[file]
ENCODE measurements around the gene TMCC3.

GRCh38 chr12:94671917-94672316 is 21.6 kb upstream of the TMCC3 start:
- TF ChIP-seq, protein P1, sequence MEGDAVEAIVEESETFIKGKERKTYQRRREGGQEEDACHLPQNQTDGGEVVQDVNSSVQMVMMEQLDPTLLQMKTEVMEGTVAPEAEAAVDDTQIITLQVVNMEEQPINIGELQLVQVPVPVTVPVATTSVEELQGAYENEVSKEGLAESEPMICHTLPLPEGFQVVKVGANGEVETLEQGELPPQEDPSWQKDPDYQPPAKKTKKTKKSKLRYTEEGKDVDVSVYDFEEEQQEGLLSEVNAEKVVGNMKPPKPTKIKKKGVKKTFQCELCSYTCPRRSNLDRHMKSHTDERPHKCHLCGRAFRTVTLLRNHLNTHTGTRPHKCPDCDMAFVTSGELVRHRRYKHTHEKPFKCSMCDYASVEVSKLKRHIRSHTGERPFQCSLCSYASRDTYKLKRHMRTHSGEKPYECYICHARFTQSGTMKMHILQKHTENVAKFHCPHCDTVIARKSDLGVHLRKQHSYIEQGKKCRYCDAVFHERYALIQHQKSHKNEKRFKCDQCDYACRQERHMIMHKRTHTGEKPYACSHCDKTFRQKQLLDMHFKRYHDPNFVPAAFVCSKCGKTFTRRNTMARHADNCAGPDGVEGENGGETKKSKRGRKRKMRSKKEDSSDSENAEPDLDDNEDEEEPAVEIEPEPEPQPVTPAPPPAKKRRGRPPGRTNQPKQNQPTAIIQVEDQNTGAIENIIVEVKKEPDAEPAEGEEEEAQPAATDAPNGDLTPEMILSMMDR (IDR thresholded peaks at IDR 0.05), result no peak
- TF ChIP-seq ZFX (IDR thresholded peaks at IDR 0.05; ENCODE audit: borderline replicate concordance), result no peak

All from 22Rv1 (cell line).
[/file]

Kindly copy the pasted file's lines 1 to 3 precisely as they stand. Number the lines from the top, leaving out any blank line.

ENCODE measurements around the gene TMCC3.

GRCh38 chr12:94671917-94672316 is 21.6 kb upstream of the TMCC3 start:
- TF ChIP-seq, protein P1, sequence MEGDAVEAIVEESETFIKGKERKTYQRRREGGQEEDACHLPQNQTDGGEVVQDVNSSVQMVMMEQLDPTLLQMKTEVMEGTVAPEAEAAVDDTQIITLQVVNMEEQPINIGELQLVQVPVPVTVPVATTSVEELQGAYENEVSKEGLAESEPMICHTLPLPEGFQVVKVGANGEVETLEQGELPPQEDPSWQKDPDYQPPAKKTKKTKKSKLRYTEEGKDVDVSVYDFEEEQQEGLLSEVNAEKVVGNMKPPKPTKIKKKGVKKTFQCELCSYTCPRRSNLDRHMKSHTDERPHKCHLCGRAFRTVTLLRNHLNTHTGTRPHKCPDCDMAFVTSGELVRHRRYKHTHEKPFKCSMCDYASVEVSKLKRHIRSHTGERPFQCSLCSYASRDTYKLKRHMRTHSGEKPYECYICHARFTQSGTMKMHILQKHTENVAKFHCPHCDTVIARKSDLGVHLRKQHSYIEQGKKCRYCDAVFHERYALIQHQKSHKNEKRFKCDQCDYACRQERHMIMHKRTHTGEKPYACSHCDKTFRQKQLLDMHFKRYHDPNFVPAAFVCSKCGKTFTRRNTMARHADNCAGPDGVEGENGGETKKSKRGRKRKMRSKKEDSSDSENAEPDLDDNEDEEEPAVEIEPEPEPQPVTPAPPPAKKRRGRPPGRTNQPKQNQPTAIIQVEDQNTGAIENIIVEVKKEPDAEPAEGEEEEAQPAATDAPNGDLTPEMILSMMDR (IDR thresholded peaks at IDR 0.05), result no peak